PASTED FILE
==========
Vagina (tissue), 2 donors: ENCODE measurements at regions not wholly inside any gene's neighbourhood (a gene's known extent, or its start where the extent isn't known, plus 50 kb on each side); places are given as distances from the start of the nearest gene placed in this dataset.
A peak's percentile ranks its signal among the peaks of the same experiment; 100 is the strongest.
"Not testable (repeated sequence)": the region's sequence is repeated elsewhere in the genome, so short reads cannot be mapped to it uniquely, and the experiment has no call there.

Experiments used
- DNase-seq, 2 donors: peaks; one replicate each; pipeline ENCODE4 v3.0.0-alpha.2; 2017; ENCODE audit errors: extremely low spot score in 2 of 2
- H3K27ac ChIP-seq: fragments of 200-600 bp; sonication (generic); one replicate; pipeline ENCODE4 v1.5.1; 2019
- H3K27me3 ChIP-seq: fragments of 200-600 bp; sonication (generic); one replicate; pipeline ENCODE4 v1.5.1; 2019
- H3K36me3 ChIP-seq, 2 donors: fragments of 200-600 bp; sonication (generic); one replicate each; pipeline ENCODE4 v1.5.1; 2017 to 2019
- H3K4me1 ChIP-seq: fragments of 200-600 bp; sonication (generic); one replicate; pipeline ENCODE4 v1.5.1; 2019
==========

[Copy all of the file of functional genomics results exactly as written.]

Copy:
Vagina (tissue), 2 donors: ENCODE measurements at regions not wholly inside any gene's neighbourhood (a gene's known extent, or its start where the extent isn't known, plus 50 kb on each side); places are given as distances from the start of the nearest gene placed in this dataset.
A peak's percentile ranks its signal among the peaks of the same experiment; 100 is the strongest.
"Not testable (repeated sequence)": the region's sequence is repeated elsewhere in the genome, so short reads cannot be mapped to it uniquely, and the experiment has no call there.

Experiments used
- DNase-seq, 2 donors: peaks; one replicate each; pipeline ENCODE4 v3.0.0-alpha.2; 2017; ENCODE audit errors: extremely low spot score in 2 of 2
- H3K27ac ChIP-seq: fragments of 200-600 bp; sonication (generic); one replicate; pipeline ENCODE4 v1.5.1; 2019
- H3K27me3 ChIP-seq: fragments of 200-600 bp; sonication (generic); one replicate; pipeline ENCODE4 v1.5.1; 2019
- H3K36me3 ChIP-seq, 2 donors: fragments of 200-600 bp; sonication (generic); one replicate each; pipeline ENCODE4 v1.5.1; 2017 to 2019
- H3K4me1 ChIP-seq: fragments of 200-600 bp; sonication (generic); one replicate; pipeline ENCODE4 v1.5.1; 2019